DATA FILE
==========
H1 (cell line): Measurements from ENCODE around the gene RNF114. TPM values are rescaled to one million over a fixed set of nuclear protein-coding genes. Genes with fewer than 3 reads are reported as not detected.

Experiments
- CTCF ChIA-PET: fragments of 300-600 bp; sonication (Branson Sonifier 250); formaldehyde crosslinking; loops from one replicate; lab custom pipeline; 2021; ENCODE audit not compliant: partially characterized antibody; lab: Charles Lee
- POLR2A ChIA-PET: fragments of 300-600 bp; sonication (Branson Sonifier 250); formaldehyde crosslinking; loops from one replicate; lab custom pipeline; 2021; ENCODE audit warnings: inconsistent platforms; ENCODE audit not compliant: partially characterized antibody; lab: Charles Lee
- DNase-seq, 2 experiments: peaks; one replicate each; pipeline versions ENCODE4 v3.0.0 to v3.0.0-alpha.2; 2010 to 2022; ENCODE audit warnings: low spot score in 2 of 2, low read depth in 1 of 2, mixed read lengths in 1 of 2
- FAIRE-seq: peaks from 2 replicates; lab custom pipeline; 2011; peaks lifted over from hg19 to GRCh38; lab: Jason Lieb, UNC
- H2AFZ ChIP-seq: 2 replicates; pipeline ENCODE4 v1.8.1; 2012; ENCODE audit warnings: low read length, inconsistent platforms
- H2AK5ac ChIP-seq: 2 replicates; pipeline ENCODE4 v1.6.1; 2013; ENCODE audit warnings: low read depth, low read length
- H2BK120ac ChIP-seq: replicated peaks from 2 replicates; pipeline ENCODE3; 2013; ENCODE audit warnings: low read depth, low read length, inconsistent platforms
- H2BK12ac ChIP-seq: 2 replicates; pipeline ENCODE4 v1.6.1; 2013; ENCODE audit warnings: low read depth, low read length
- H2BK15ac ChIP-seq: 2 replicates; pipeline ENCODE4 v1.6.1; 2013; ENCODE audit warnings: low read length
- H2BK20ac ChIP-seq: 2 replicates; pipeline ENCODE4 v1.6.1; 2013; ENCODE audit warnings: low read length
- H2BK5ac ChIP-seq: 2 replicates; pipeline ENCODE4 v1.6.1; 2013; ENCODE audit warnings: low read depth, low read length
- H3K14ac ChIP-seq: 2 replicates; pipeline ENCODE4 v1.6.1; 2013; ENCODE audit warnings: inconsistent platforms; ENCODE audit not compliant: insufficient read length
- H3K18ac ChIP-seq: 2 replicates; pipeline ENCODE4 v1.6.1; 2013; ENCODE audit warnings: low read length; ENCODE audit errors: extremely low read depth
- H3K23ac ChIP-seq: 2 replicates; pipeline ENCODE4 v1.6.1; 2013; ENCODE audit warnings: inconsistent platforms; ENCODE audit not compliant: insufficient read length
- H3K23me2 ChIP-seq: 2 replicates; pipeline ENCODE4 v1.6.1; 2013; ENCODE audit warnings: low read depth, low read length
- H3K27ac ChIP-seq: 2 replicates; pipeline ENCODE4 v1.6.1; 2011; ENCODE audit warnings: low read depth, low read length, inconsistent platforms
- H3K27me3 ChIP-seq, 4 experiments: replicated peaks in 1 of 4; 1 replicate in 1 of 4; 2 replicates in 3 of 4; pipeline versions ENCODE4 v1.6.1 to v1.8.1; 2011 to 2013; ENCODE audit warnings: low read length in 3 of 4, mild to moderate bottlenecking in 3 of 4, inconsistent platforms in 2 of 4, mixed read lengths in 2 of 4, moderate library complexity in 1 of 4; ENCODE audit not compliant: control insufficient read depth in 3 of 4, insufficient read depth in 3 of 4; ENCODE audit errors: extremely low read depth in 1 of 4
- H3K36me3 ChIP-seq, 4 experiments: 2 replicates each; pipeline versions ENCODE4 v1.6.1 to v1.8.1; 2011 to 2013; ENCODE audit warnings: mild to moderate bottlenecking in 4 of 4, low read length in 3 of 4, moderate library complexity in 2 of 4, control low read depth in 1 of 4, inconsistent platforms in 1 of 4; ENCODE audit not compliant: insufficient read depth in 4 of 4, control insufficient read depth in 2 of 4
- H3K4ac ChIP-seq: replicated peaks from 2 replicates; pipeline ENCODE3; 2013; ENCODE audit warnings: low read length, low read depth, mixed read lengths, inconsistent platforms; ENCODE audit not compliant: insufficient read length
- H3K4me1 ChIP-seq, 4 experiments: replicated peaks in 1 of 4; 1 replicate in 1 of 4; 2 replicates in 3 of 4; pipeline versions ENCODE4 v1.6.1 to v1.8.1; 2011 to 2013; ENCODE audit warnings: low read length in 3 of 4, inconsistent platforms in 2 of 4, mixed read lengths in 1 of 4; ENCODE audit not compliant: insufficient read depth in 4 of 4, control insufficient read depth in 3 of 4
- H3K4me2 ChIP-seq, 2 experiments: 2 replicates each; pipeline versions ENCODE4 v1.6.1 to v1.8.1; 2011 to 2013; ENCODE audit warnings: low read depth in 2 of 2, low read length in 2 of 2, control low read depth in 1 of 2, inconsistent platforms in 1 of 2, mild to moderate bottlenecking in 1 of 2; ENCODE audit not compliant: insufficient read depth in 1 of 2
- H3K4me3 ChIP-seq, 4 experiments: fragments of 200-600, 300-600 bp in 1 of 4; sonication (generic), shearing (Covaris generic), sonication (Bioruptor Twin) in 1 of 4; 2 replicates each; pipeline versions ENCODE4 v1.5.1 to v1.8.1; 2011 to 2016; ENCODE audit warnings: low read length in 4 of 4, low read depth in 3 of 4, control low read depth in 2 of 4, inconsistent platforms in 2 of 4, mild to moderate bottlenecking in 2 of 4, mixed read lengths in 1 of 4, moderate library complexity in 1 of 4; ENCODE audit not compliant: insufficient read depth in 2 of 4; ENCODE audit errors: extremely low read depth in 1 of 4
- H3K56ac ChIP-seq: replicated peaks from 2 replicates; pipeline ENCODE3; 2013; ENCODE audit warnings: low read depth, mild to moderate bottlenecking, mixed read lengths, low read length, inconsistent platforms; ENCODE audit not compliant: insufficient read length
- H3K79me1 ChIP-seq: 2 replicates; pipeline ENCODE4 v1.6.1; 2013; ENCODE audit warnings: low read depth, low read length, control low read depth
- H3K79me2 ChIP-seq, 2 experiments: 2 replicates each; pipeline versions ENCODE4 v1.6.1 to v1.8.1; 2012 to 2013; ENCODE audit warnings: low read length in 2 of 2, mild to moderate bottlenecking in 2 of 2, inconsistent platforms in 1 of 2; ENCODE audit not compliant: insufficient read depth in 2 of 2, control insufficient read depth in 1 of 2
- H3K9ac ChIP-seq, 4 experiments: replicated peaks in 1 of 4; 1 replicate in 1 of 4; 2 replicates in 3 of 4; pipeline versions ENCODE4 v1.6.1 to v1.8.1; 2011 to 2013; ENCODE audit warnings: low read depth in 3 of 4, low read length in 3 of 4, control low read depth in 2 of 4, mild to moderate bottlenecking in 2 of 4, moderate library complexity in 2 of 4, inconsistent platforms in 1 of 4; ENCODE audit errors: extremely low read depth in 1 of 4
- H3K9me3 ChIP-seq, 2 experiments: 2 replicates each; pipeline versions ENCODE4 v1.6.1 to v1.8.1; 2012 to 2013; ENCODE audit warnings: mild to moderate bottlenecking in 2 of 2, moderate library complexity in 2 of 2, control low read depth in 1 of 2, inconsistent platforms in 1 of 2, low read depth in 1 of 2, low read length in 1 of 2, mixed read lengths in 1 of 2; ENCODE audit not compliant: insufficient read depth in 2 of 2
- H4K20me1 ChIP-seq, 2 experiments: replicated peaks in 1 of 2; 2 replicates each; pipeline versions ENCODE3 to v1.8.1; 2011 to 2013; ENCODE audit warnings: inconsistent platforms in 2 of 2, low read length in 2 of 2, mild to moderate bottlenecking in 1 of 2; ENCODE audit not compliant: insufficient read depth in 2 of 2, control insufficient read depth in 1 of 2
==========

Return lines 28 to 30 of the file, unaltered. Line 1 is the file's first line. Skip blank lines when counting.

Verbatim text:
- H3K9ac ChIP-seq, 4 experiments: replicated peaks in 1 of 4; 1 replicate in 1 of 4; 2 replicates in 3 of 4; pipeline versions ENCODE4 v1.6.1 to v1.8.1; 2011 to 2013; ENCODE audit warnings: low read depth in 3 of 4, low read length in 3 of 4, control low read depth in 2 of 4, mild to moderate bottlenecking in 2 of 4, moderate library complexity in 2 of 4, inconsistent platforms in 1 of 4; ENCODE audit errors: extremely low read depth in 1 of 4
- H3K9me3 ChIP-seq, 2 experiments: 2 replicates each; pipeline versions ENCODE4 v1.6.1 to v1.8.1; 2012 to 2013; ENCODE audit warnings: mild to moderate bottlenecking in 2 of 2, moderate library complexity in 2 of 2, control low read depth in 1 of 2, inconsistent platforms in 1 of 2, low read depth in 1 of 2, low read length in 1 of 2, mixed read lengths in 1 of 2; ENCODE audit not compliant: insufficient read depth in 2 of 2
- H4K20me1 ChIP-seq, 2 experiments: replicated peaks in 1 of 2; 2 replicates each; pipeline versions ENCODE3 to v1.8.1; 2011 to 2013; ENCODE audit warnings: inconsistent platforms in 2 of 2, low read length in 2 of 2, mild to moderate bottlenecking in 1 of 2; ENCODE audit not compliant: insufficient read depth in 2 of 2, control insufficient read depth in 1 of 2